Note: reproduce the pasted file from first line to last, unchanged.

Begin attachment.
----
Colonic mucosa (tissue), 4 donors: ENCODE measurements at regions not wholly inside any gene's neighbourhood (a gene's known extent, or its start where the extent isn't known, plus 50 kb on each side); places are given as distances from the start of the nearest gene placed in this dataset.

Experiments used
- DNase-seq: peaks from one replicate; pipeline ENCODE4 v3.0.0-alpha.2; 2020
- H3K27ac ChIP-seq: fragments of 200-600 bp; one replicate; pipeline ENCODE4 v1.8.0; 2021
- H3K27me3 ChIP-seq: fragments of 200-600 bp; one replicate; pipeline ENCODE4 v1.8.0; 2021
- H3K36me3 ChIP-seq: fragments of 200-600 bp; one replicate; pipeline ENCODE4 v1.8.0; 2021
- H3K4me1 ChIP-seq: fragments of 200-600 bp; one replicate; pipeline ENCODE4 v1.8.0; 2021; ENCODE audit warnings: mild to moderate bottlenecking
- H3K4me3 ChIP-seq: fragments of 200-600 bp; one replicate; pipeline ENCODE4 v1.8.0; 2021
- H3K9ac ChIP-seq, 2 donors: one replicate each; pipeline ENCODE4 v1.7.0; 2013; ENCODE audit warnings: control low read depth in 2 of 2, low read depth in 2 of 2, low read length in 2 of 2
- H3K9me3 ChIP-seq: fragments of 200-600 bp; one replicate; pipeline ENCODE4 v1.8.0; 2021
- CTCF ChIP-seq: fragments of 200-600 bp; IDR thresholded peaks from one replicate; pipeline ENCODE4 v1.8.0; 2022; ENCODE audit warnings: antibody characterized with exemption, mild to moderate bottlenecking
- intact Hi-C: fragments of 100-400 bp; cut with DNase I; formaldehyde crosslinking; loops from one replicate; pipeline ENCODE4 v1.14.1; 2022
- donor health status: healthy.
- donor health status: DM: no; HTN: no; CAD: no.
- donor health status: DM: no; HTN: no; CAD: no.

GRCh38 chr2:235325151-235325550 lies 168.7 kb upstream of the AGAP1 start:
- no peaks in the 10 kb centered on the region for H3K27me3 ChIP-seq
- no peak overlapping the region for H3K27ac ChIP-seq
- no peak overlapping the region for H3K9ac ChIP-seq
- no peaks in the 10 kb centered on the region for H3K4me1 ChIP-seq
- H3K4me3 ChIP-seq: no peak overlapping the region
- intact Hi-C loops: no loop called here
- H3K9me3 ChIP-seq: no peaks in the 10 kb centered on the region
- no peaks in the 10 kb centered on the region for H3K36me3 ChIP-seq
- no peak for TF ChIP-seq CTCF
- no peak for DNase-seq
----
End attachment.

Colonic mucosa (tissue), 4 donors: ENCODE measurements at regions not wholly inside any gene's neighbourhood (a gene's known extent, or its start where the extent isn't known, plus 50 kb on each side); places are given as distances from the start of the nearest gene placed in this dataset.

Experiments used
- DNase-seq: peaks from one replicate; pipeline ENCODE4 v3.0.0-alpha.2; 2020
- H3K27ac ChIP-seq: fragments of 200-600 bp; one replicate; pipeline ENCODE4 v1.8.0; 2021
- H3K27me3 ChIP-seq: fragments of 200-600 bp; one replicate; pipeline ENCODE4 v1.8.0; 2021
- H3K36me3 ChIP-seq: fragments of 200-600 bp; one replicate; pipeline ENCODE4 v1.8.0; 2021
- H3K4me1 ChIP-seq: fragments of 200-600 bp; one replicate; pipeline ENCODE4 v1.8.0; 2021; ENCODE audit warnings: mild to moderate bottlenecking
- H3K4me3 ChIP-seq: fragments of 200-600 bp; one replicate; pipeline ENCODE4 v1.8.0; 2021
- H3K9ac ChIP-seq, 2 donors: one replicate each; pipeline ENCODE4 v1.7.0; 2013; ENCODE audit warnings: control low read depth in 2 of 2, low read depth in 2 of 2, low read length in 2 of 2
- H3K9me3 ChIP-seq: fragments of 200-600 bp; one replicate; pipeline ENCODE4 v1.8.0; 2021
- CTCF ChIP-seq: fragments of 200-600 bp; IDR thresholded peaks from one replicate; pipeline ENCODE4 v1.8.0; 2022; ENCODE audit warnings: antibody characterized with exemption, mild to moderate bottlenecking
- intact Hi-C: fragments of 100-400 bp; cut with DNase I; formaldehyde crosslinking; loops from one replicate; pipeline ENCODE4 v1.14.1; 2022
- donor health status: healthy.
- donor health status: DM: no; HTN: no; CAD: no.
- donor health status: DM: no; HTN: no; CAD: no.

GRCh38 chr2:235325151-235325550 lies 168.7 kb upstream of the AGAP1 start:
- no peaks in the 10 kb centered on the region for H3K27me3 ChIP-seq
- no peak overlapping the region for H3K27ac ChIP-seq
- no peak overlapping the region for H3K9ac ChIP-seq
- no peaks in the 10 kb centered on the region for H3K4me1 ChIP-seq
- H3K4me3 ChIP-seq: no peak overlapping the region
- intact Hi-C loops: no loop called here
- H3K9me3 ChIP-seq: no peaks in the 10 kb centered on the region
- no peaks in the 10 kb centered on the region for H3K36me3 ChIP-seq
- no peak for TF ChIP-seq CTCF
- no peak for DNase-seq